The Great Migration: Top-down, bottom-up

The Winthrop FleetThe activities of the Massachusetts Bay Company in 1629-30 were uniformly organized from the top down. The Company either purchased or hired the vessels to carry the passengers and provisions. The passengers themselves, and especially the critically important professionals such as ministers and soldiers, were recruited by the Company leaders.

Yet this phase of the migration was brief, as most of the merchants involved found the enterprises for which all this activity was expended to be losing propositions and allowed their New England plantations to disperse, some almost immediately and most by the middle of the next decade. The influence of those leaders of the Massachusetts Bay Company who remained behind in England quickly faded away, and by 1632 the top-down direction of the migration process was essentially at an end.

The Laudian Migration – a reaction to the threatening overtures of the new Archbishop of Canterbury – did not feature Gentlemen’s Companies or Merchant’s Companies. No corporate office in London organized and provided for these emigrants. There were fewer companies of allied but unrelated travelers; instead, migrating families generally made their way to the London docks, or less frequently to the docks at one or another of the outports, and signed on for passage in vessels designated for that purpose by their owners, who were not otherwise devoted to the colonization process. These passengers had to provide or purchase their own provisions for the passage and for their own use once on the ground in Massachusetts Bay.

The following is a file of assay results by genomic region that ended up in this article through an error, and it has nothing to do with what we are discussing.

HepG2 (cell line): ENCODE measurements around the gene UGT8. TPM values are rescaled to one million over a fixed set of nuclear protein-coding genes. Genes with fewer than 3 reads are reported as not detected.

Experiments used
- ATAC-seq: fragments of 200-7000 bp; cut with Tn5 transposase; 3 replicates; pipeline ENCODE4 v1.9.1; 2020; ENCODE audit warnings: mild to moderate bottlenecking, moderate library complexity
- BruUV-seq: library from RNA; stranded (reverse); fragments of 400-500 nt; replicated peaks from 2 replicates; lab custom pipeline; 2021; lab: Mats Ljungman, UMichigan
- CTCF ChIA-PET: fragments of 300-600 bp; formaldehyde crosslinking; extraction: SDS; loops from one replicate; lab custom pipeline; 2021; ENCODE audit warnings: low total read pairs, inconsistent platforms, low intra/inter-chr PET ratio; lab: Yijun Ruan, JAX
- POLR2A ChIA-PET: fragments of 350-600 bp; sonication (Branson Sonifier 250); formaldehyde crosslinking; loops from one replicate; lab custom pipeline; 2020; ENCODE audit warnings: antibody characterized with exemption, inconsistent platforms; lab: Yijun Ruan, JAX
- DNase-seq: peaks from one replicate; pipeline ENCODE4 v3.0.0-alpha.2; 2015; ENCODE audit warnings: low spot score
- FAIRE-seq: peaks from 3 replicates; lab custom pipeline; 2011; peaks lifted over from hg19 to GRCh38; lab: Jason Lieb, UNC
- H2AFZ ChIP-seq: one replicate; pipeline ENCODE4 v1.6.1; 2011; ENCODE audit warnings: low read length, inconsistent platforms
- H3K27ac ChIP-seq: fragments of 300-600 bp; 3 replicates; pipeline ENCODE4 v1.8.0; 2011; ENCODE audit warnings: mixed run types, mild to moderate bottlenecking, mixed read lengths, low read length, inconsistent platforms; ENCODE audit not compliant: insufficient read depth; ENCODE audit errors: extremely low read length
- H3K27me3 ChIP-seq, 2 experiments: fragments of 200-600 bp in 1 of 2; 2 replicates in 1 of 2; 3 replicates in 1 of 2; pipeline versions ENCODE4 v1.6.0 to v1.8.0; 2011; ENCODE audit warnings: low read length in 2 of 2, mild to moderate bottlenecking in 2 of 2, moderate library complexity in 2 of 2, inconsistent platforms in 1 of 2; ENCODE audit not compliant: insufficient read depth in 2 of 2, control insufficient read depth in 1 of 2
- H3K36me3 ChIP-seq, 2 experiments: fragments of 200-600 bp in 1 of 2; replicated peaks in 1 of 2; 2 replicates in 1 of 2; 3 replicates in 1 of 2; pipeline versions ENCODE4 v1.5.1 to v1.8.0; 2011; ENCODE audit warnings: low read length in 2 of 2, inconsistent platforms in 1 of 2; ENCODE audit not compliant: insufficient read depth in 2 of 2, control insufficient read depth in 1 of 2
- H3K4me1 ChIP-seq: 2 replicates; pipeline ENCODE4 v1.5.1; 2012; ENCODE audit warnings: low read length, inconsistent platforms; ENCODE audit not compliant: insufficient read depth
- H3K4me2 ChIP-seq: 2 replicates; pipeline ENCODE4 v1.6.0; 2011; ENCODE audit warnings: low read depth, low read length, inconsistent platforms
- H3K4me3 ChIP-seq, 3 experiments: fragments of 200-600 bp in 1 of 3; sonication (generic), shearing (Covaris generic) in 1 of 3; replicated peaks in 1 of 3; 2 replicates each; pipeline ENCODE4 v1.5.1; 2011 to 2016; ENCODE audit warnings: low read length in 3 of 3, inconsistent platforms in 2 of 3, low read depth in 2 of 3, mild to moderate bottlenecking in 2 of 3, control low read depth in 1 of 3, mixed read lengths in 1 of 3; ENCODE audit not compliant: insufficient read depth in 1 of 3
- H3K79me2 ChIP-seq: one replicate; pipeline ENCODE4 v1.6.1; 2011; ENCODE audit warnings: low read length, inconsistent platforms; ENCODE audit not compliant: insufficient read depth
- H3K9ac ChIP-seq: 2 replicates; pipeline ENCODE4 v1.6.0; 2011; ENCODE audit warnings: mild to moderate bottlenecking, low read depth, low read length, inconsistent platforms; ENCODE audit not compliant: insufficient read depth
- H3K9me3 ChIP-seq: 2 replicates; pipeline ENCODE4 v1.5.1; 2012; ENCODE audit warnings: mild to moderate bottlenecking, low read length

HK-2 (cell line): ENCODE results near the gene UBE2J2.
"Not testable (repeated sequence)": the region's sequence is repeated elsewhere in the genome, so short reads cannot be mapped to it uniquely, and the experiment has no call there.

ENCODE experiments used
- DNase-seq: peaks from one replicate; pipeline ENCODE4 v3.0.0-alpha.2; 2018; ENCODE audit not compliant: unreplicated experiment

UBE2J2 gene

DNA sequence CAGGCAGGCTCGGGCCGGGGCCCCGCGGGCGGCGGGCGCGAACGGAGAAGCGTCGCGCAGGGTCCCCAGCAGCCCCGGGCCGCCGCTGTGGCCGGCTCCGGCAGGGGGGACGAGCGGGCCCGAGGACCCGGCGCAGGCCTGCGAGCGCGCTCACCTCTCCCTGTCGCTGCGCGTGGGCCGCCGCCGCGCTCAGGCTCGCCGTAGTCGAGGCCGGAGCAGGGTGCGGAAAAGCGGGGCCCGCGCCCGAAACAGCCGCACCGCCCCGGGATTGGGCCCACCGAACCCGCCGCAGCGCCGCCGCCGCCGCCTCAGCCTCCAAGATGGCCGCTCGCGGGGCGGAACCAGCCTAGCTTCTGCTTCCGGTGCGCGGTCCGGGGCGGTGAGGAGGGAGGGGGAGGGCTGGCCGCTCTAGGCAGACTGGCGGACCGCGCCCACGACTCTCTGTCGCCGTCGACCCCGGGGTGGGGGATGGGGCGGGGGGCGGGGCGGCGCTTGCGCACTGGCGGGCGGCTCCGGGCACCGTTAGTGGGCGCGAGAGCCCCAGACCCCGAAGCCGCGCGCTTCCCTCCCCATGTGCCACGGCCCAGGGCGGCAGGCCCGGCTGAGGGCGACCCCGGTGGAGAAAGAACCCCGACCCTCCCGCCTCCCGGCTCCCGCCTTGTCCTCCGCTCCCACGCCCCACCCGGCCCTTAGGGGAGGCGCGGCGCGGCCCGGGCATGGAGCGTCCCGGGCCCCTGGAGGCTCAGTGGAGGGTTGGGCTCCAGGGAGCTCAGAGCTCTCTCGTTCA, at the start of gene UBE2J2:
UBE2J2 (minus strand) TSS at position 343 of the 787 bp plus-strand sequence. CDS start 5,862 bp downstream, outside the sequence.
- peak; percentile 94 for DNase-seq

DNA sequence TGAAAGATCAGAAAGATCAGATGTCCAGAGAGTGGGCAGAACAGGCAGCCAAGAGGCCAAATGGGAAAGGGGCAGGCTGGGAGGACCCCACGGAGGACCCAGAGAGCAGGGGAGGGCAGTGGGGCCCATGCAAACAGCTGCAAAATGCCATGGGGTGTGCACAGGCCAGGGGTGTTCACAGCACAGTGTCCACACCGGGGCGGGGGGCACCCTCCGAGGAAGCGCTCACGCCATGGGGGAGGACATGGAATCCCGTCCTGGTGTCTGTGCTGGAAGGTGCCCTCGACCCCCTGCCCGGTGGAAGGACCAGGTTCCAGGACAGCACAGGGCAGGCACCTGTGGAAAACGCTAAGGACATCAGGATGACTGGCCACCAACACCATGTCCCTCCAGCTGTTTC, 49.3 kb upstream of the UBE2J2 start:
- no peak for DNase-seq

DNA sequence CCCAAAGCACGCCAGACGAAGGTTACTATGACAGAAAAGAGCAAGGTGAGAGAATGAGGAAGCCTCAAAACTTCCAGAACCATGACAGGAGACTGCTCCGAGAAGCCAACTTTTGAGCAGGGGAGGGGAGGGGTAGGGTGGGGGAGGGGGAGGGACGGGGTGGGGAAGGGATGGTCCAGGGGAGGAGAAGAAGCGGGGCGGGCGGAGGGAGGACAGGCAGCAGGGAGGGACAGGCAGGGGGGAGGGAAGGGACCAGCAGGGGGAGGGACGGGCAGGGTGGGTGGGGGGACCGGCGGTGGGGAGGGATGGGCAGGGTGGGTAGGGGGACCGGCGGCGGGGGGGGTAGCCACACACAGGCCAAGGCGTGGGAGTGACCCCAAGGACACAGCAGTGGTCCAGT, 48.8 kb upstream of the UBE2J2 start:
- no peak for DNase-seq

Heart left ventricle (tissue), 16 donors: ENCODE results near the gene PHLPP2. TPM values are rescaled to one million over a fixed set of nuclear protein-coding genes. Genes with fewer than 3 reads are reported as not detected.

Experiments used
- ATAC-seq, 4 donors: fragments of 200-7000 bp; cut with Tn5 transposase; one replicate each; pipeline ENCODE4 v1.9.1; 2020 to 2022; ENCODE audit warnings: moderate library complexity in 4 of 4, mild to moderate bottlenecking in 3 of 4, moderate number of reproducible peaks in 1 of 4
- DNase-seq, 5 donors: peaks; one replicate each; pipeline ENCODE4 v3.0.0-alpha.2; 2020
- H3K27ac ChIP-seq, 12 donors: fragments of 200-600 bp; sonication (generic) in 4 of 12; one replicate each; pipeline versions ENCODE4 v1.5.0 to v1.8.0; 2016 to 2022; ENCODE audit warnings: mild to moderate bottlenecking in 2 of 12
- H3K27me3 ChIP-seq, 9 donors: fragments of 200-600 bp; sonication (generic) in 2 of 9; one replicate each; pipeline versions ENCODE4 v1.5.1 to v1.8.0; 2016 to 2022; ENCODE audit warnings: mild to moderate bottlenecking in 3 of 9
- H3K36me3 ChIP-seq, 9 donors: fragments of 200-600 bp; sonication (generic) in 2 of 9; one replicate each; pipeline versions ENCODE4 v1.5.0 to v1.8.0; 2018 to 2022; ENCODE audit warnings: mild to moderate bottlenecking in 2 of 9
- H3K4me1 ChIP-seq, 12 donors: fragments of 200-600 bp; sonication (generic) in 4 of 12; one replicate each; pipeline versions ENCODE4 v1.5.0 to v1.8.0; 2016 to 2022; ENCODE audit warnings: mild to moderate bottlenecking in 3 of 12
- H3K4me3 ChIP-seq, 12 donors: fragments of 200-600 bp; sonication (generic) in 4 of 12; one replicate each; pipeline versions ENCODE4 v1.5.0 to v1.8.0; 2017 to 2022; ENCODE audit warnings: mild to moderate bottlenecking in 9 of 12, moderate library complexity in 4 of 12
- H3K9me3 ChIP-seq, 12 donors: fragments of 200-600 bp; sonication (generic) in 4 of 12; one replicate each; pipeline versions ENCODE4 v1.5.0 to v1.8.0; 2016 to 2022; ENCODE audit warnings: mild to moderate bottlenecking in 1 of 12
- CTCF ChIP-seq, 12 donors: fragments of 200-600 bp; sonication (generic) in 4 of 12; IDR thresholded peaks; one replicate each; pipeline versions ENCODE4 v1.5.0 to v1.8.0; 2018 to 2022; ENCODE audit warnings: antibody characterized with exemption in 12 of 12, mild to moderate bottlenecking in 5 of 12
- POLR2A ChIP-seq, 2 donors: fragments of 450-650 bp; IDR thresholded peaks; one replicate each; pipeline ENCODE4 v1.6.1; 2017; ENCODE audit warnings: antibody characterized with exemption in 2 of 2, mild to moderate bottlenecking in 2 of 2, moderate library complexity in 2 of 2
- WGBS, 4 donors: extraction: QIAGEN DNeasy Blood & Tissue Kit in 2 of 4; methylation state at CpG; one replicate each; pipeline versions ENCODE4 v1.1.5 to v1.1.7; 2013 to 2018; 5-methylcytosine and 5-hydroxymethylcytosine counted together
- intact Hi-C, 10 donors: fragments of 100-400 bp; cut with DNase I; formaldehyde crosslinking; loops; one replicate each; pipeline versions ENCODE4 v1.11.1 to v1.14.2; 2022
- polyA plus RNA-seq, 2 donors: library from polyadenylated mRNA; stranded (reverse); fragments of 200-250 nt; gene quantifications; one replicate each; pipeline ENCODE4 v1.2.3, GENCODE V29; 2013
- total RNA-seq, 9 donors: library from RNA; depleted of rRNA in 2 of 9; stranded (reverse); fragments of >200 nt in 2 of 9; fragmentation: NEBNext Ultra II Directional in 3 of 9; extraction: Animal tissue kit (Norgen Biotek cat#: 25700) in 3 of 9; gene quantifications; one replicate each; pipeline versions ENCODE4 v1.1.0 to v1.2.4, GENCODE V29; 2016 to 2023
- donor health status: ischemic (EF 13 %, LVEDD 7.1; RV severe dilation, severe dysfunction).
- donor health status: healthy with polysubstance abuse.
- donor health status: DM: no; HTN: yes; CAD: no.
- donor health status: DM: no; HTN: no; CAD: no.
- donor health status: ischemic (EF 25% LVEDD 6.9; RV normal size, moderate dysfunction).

In contrast with the Winthrop Migration, the Laudian Migration was directed from the bottom up, the migrants organizing themselves around those Puritan ministers who chose to make the move to New England. In the typical sequence, a few families might precede the minister across the Atlantic, followed by the minister along with several more families, and then succeeded by a few more families who had been attracted to the group.

It might fairly be said that the migrations of the 1620s – amounting to about twenty percent of the Great Migration total – was characterized by top-down operations, from the efforts of Sir Ferdinando Gorges and others to induce West Country fishermen to move their operations across the Atlantic, to the Leiden Pilgrims and the Dorchester and Massachusetts Bay Companies, all to some extent managed by wealthy merchants who organized passage for their followers. All of these speculations ran their course in the period between 1620 and about 1632.

The remainder of the Great Migration consisted of the Laudian Migration, the only element of the migration organized on a bottom-up, spontaneous principle. There were fifteen or sixteen thousand immigrants in this group, mostly arriving between 1633 and 1640, after which events in England reduced the pace of travel to a trickle, signaling the end of the Great Migration.

Adapted from the introduction to The Winthrop Fleet.

About Robert Charles Anderson